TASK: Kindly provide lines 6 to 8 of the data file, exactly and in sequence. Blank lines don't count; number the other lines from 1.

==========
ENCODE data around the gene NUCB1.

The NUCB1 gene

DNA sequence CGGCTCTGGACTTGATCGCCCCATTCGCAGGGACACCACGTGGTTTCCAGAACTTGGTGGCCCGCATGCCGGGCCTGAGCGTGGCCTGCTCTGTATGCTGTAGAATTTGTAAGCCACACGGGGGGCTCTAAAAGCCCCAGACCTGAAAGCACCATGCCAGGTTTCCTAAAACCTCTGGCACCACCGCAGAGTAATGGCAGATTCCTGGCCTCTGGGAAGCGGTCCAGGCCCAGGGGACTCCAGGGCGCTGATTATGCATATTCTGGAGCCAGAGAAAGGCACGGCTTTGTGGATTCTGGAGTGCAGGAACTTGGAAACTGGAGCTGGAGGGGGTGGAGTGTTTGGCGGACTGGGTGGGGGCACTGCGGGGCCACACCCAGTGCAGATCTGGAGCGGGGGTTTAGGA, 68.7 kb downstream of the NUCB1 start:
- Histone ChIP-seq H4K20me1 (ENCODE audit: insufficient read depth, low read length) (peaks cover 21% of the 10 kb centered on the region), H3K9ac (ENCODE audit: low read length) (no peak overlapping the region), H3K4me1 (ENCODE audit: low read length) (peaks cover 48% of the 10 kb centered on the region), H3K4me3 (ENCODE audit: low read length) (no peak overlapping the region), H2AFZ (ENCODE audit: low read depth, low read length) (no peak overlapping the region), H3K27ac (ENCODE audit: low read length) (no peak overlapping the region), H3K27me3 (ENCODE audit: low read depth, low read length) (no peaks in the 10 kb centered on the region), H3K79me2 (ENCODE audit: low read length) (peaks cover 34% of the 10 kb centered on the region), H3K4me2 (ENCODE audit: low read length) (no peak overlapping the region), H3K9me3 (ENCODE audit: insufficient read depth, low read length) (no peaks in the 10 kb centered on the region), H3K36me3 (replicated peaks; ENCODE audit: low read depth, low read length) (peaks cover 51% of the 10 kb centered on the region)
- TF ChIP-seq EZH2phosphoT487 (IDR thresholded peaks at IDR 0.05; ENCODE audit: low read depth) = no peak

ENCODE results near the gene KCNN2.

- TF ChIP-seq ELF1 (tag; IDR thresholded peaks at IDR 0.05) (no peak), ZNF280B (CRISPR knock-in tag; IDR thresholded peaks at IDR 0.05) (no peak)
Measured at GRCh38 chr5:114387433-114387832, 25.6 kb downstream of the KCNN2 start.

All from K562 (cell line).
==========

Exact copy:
ENCODE results near the gene KCNN2.

- TF ChIP-seq ELF1 (tag; IDR thresholded peaks at IDR 0.05) (no peak), ZNF280B (CRISPR knock-in tag; IDR thresholded peaks at IDR 0.05) (no peak)
Measured at GRCh38 chr5:114387433-114387832, 25.6 kb downstream of the KCNN2 start.